The survivalists’ old standby for hunting small game has always been a small .22 rifle or pistol. While definitely no replacement for a good rifle, the pellet gun offers several advantages in a survival situation, here are a few to think about.
Why a Pellet Gun?
Open carrying or storing of firearms in a vehicle or in public is prohibited in most areas, but there is no such restriction regarding pellet guns in most areas (Check with your local law enforcement agency).
Pellet guns are much quieter than a traditional rifle. With almost no report outside the immediate firing area, with a pellet gun you are able to hunt small game without giving away your location or your activity. Some new pellet guns come with a legal suppressor (No stamp required).
The pellet gun is more friendly to your wallet to purchase and maintain than a rifle. The ammo is also much cheaper and lighter to carry around. A pellet gun can easily take down small game from the size of a turkey on down to a squirrel.
Is a Pellet Gun a Deterrent?
While I do not condone using a pellet gun for self defense, a pellet gun is a powerful deterrent for 2 reasons:
First, it is very hard to tell a pellet gun from a regular rifle, especially looking down the barrel. Note: This applies to Law Enforcement Officers as well so take care not to appear threatening – getting hit with a 9mm round because you had an air rifle could ruin your day.
Secondly, getting shot with a pellet gun hurts like hell and no one wants to get shot with one.
Pellet guns come in two different styles, those that are powered by bottled Co2, and those that are powered by the air around us that is compressed by pumping a lever on the gun. The single pump air rifles actually compress a spring that drives a piston to compress the air for firing. It is still an air rifle but as the gun is used, the spring may weaken so check the history of the gun before buying.
The type that is powered by muscle power is the more viable option in a survival situation because it does not rely on a non renewable fuel to make it shoot. They are also available in pistol and rifle configurations. Some pellet guns can fire in excess of 1200 fps. Be sure to get a gun with a minimum velocity of 550 fps, to be most effective against small game.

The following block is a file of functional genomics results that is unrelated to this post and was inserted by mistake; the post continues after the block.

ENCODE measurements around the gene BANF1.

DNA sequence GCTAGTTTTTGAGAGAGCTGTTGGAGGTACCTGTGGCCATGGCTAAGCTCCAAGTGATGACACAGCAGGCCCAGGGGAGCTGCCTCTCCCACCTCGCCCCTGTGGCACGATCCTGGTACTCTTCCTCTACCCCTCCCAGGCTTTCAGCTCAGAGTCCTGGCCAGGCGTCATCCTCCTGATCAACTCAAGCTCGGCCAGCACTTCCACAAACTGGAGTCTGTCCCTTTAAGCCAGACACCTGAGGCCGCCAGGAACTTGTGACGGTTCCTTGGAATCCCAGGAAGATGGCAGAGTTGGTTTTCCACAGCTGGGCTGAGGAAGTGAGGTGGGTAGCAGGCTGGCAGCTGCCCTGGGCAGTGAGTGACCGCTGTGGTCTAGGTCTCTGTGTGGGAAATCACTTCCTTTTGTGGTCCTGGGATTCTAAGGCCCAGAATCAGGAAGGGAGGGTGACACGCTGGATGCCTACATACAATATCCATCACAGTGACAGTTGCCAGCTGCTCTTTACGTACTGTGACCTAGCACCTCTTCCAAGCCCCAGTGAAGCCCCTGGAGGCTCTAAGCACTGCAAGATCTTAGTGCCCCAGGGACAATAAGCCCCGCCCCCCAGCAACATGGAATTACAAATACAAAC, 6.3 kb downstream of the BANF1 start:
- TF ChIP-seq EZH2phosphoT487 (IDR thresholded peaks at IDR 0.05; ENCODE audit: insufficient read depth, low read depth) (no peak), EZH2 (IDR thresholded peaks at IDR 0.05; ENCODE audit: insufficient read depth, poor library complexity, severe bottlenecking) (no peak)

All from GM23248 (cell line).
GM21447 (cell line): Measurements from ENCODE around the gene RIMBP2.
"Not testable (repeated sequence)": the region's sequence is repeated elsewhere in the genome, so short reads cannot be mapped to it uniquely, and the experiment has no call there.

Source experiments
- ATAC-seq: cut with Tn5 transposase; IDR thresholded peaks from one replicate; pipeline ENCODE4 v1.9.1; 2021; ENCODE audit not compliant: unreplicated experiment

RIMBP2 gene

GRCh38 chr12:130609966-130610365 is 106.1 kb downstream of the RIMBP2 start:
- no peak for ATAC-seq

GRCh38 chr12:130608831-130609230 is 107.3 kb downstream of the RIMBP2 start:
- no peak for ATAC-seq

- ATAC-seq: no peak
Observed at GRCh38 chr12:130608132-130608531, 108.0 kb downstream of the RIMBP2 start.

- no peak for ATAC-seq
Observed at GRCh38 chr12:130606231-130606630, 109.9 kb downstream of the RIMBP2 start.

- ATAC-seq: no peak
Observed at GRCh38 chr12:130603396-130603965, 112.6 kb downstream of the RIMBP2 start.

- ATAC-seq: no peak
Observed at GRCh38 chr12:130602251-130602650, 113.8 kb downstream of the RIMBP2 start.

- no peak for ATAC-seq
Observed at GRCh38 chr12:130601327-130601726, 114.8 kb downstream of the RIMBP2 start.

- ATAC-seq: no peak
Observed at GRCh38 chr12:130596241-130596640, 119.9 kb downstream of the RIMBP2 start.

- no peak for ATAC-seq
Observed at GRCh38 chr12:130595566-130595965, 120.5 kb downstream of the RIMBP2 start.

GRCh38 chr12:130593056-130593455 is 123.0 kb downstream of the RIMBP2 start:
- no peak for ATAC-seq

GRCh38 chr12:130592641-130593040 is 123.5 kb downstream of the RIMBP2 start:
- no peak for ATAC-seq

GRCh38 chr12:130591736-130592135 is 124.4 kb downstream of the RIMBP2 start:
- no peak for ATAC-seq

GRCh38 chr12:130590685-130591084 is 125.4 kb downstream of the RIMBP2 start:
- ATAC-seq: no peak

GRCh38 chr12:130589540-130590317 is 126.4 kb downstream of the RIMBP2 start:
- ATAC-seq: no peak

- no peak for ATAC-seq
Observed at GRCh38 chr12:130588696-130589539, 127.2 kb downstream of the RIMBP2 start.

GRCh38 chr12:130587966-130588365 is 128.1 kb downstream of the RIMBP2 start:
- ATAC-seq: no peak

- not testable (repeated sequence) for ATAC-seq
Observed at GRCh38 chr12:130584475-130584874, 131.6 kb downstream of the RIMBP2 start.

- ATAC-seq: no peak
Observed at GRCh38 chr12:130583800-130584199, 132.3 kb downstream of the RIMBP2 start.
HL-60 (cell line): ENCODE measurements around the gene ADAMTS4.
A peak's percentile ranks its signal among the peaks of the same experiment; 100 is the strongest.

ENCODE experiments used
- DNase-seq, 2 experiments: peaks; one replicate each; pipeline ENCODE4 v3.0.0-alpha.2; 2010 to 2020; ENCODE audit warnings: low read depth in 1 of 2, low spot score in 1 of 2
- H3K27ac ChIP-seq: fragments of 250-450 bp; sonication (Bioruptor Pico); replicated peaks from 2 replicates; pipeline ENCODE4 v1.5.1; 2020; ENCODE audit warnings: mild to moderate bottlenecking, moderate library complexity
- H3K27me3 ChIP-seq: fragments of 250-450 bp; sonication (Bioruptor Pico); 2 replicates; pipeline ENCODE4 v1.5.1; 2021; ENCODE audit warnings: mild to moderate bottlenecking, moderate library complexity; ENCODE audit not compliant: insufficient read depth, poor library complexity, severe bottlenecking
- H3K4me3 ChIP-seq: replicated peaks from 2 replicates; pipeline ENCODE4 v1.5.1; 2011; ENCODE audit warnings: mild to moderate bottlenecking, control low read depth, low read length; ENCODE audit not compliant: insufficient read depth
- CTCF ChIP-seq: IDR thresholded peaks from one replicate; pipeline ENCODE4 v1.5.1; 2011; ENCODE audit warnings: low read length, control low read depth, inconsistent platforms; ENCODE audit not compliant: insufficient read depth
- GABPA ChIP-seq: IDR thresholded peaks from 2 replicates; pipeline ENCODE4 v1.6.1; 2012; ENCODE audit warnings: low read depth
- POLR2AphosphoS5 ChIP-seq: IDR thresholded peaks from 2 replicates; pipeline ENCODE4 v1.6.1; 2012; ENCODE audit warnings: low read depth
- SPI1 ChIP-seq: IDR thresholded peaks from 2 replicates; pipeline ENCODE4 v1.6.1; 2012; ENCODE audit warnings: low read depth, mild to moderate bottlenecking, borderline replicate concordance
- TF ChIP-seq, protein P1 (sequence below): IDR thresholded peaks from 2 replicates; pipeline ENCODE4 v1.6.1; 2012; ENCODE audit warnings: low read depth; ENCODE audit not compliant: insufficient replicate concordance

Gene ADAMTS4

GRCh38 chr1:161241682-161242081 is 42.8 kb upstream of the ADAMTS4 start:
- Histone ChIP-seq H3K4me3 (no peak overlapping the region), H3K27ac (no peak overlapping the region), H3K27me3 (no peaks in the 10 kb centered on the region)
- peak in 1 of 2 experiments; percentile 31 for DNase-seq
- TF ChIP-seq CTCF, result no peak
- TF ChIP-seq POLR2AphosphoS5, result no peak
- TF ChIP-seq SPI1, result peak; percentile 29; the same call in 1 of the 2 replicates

Pellet guns come in two different sizes of ammunition, the more popular being .177 cal. A box of 550 rounds of .22 Lr. ammo is about 20 dollars, which works out to around 4 cents a round, not much but lets consider the cost of pellets. A tin of 300 .177 pellets is about 2 dollars, which works out to about $.6 cents a round (less than a penny a shot).
Also, in some pellet guns 4.5 mm BBs can be fired for target shooting, the price for 2400 4.5 mm BBs is about 4 dollars, which works out to about $.4 cents. The difference in ammunition prices is obvious, even if you just use a pellet gun for cheap practice, you will save a bundle on ammunition prices. The fundamentals of shooting are the same with a pellet gun as they are with a real rifle.
A Little History
Historically, air rifles date back to the late 1700s. In fact, at the time they were at least as capable as the gun powder fire arms of the time. The Girandoni Air Rifle air rifle carried by Lewis and Clark could fire up to 40 balls of around .40 caliber at velocities similar to black powder guns of the day. A replica put a steel ball through pine boards at 100 yards – definitely a lethal weapon.
Its drawback was that it took 1500 pumps to have that ability. That plus the expense to build, made them a rare weapon. Still with a 22 round magazine, it was impressive to the Native Americans they met on their travels. Since the explorers were very careful not to let the Native Americans know how many guns they possessed, the supposition was that EVERY member of the expedition had one of these fine, multi-shot weapons. No one wanted to start a fight with these super weapons in the hands of their enemies.
Notable Air Gun Brands
Gamo (I own one of these, never had an issue with it)
Pellet Gun Pros and Cons
- Pellet guns and ammo are cheaper
- Can be used for hunting
- Great for practicing and teaching
- Various calibers and configurations to choose from
- Some models can look just like a regular firearm
- Dependent on a supply of air to operate
- Limited range and power over regular firearms
- Some models can look just like a regular firearm
Even the big bore air rifles would not be my first choice for a survival weapon, they definitely have a place in a survival battery or a possible hunting tool stored in a below ground Survival Cache.
When you need a cheap means for taking down small game, or perhaps a gun that you are going to need to stash somewhere for long periods of time without worrying about it affecting its reliability or your ammo going bad, consider the pellet gun.
The pellet gun is also the perfect way to introduce young shooters to the concepts of gun safety. While the pellet gun may not be the ultimate tool for survival hunting, it has its advantages for sure.
Please tell us about your experiences with pellet guns in the comments below.